You may have heard that sealing Management Packs (MPs) is a good practice. This is definitely the case when you have MPs that contain classes, class extensions etc. because you can reference to those classes from other MPs. Referencing is only allowed when the target class lives in a sealed MP. To seal a MP you need a strong name key file. And you must know some other things. Read on to learn more …
MPs exists in two forms: sealed and unsealed. Unsealed MPs (.xml) are open to modifications and the origin is unknown because it has no information about the creator. Sealed MPs (.mp) are closed, cannot be modified, have been signed by the creator and are therefore more trustworthy. And you can reference to classes that live in sealed MPs, this is very important. So you have to decide what MPs to seal and what to use in an unsealed form.
If you need to seal a MP there’s only one requirement of having a private/public key pair that will be used to sign the MP file in the sealing process. This key pair can be generated by using the strong name tool (sn.exe) that is delivered when you install Microsoft Visual Studio. You will find it in the Microsoft SDK folder. Let’s check the usage options.
Wow, that a lot of stuff! So we will focus on the important stuff. First let’s create a new key pair –> sn.exe –k filename.snk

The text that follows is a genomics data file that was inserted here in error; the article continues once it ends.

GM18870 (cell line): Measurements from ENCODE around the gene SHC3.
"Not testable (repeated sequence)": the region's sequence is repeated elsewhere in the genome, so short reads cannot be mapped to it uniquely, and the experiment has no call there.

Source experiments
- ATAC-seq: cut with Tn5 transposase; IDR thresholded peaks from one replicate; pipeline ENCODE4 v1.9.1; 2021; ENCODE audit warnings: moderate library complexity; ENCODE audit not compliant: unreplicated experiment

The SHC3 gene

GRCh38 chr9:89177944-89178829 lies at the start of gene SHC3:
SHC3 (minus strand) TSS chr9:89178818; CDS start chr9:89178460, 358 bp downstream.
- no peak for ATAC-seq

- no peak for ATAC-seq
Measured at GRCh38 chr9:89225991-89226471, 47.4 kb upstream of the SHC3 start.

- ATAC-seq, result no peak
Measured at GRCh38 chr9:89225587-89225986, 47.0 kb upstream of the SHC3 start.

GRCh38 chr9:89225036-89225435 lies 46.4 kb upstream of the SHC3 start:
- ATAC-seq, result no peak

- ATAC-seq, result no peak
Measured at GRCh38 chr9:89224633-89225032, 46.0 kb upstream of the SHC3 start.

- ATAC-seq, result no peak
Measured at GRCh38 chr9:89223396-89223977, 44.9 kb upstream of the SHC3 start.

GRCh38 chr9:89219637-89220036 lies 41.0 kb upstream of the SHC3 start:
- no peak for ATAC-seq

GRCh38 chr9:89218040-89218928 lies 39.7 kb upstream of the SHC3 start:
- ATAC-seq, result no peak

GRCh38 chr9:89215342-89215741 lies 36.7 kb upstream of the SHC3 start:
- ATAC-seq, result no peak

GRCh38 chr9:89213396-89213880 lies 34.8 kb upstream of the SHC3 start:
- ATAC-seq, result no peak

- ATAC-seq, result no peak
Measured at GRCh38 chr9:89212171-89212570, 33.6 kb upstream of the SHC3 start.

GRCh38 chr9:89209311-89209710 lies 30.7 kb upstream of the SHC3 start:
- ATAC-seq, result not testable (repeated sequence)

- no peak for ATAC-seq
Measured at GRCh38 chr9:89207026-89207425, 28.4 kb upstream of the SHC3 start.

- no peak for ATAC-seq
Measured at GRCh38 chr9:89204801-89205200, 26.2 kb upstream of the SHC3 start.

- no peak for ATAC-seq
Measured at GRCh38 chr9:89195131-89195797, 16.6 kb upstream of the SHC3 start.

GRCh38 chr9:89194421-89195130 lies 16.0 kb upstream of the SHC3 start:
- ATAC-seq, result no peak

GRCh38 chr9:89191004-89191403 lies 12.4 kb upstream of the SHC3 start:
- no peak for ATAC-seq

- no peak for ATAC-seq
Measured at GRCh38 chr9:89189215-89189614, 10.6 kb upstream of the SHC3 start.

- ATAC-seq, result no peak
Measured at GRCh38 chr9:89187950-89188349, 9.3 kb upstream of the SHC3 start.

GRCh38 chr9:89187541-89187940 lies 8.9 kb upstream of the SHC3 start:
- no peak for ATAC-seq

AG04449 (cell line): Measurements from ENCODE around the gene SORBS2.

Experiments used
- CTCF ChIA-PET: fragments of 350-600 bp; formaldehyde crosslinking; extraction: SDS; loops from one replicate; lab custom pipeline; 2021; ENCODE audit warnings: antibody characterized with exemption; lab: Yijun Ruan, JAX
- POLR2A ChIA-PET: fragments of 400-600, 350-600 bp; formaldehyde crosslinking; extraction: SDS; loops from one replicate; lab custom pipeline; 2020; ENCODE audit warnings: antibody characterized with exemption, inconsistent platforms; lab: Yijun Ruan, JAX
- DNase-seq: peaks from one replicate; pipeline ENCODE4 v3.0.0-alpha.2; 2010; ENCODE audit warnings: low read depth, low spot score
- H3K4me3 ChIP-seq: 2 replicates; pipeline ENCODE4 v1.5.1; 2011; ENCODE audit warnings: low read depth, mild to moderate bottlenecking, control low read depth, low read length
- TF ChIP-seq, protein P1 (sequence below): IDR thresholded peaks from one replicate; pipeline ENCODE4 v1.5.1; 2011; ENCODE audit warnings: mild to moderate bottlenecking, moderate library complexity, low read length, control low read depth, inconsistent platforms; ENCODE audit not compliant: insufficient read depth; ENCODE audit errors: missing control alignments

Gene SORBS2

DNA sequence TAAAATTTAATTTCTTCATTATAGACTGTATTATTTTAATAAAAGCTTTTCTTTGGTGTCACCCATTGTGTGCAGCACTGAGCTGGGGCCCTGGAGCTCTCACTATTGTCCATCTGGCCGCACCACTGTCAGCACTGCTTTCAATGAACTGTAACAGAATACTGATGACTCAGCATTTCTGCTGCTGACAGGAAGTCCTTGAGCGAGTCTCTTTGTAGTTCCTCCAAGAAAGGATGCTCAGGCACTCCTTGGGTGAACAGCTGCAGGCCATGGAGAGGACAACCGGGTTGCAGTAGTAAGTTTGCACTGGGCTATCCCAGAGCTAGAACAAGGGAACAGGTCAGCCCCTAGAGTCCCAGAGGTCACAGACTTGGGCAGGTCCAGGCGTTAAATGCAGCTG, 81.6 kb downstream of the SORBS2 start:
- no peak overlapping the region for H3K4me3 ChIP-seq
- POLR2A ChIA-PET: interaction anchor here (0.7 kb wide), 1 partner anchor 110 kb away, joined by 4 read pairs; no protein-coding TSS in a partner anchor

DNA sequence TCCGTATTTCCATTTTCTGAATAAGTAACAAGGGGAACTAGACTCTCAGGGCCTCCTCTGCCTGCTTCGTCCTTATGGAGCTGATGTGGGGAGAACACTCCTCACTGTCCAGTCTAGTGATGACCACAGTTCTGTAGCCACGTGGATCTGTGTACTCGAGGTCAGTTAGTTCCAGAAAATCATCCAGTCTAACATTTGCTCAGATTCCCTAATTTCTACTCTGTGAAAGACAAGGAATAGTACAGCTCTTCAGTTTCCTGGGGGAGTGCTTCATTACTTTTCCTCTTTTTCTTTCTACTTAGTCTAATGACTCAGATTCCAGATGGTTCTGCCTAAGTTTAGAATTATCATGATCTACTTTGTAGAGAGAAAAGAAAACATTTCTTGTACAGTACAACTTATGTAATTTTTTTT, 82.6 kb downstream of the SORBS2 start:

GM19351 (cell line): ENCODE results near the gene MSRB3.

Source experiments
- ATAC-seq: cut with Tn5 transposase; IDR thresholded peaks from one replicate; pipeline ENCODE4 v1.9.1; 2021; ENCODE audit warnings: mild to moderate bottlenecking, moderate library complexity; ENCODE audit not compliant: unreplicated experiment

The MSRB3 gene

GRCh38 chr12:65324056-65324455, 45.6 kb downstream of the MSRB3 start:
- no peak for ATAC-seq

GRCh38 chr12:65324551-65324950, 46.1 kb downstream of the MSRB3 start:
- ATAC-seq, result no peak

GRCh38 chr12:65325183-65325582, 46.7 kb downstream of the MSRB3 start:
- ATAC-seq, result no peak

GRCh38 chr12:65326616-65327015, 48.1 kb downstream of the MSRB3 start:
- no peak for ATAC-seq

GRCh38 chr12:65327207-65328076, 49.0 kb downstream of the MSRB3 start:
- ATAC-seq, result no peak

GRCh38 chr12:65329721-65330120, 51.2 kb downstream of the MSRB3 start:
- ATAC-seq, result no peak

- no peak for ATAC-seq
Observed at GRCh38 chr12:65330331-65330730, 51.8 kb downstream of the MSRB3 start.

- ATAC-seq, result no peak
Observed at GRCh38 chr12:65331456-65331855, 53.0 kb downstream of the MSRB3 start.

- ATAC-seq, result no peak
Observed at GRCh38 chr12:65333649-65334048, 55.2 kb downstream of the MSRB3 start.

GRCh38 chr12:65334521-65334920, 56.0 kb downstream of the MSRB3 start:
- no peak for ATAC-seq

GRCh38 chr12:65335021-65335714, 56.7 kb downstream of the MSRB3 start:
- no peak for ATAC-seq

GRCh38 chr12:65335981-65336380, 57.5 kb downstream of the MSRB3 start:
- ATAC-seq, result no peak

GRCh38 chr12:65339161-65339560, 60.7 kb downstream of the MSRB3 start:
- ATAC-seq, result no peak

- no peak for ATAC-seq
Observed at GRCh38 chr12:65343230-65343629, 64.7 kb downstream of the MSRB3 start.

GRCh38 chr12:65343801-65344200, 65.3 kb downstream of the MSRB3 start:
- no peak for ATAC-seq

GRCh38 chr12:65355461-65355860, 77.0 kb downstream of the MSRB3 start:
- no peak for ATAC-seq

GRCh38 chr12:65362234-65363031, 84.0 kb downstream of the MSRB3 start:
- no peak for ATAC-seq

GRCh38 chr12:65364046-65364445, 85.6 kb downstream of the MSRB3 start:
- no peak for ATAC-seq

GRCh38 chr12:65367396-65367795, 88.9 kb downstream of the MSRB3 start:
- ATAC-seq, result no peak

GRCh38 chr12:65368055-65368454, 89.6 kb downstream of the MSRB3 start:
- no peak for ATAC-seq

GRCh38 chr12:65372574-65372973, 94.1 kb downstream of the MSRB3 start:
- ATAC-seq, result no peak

A random key pair (public and private) is created and stored in a snk-file. This is the file you will need to seal MPs, e.g. by using the Service Manager Authoring Tool. The output will be a sealed MP that can now be imported into Service Manager.
It makes sense if you use the same key pair to seal all corporate MPs. Using multiple key pairs can be very confusing when you are referencing to other MPs because you have to use different public key tokens. So to make things easier, generate a key pair, create a backup and use this and only this key pair for sealing all your MPs.
Now, if you create other MPs that reference to your sealed MP, a reference will be created in the MP reference section that looks something like this.
The reference contains an Alias, an ID, the Version and the public key token of the sealed MP.
- Alias: An Alias that will be used in the MP to do the referencing
- ID: The ID of the sealed MP
- Version: The min. Version that is needed of the referenced MP
- Public Key Token
Alias, ID and Version are very clear. But what about the Public Key Token? What is this used for? This is used to verify the signature of the referenced MP. The public key token is a shortened form of the public key. Actually the public key gets hashed and a part of this hash will be used as the public key token. When referencing to this MP, the signature will be checked against the entered value. When the signature can be verified, the referenced MP is valid and referencing is allowed. If the signature cannot be verified, the referenced MP cannot be used.
So how can we find out the Public Key Token of a referenced MP? The easiest way is to use the key pair that was used to seal the MP. From this key pair you can extract the Public Key and then calculate the Public Key Token. For this step you need sn.exe again –> sn.exe filename.snk filenamepublickey.snk
This generates another snk file that only holds the Public Key. This second file can now be used to calculate the Public Key Token, again by using sn.exe –> sn.exe –tp filenamepublickey.snk
In the output you will get the Public Key Token that can no be used in other MPs for referencing. Not too hard, huh?
Have fun sealing stuff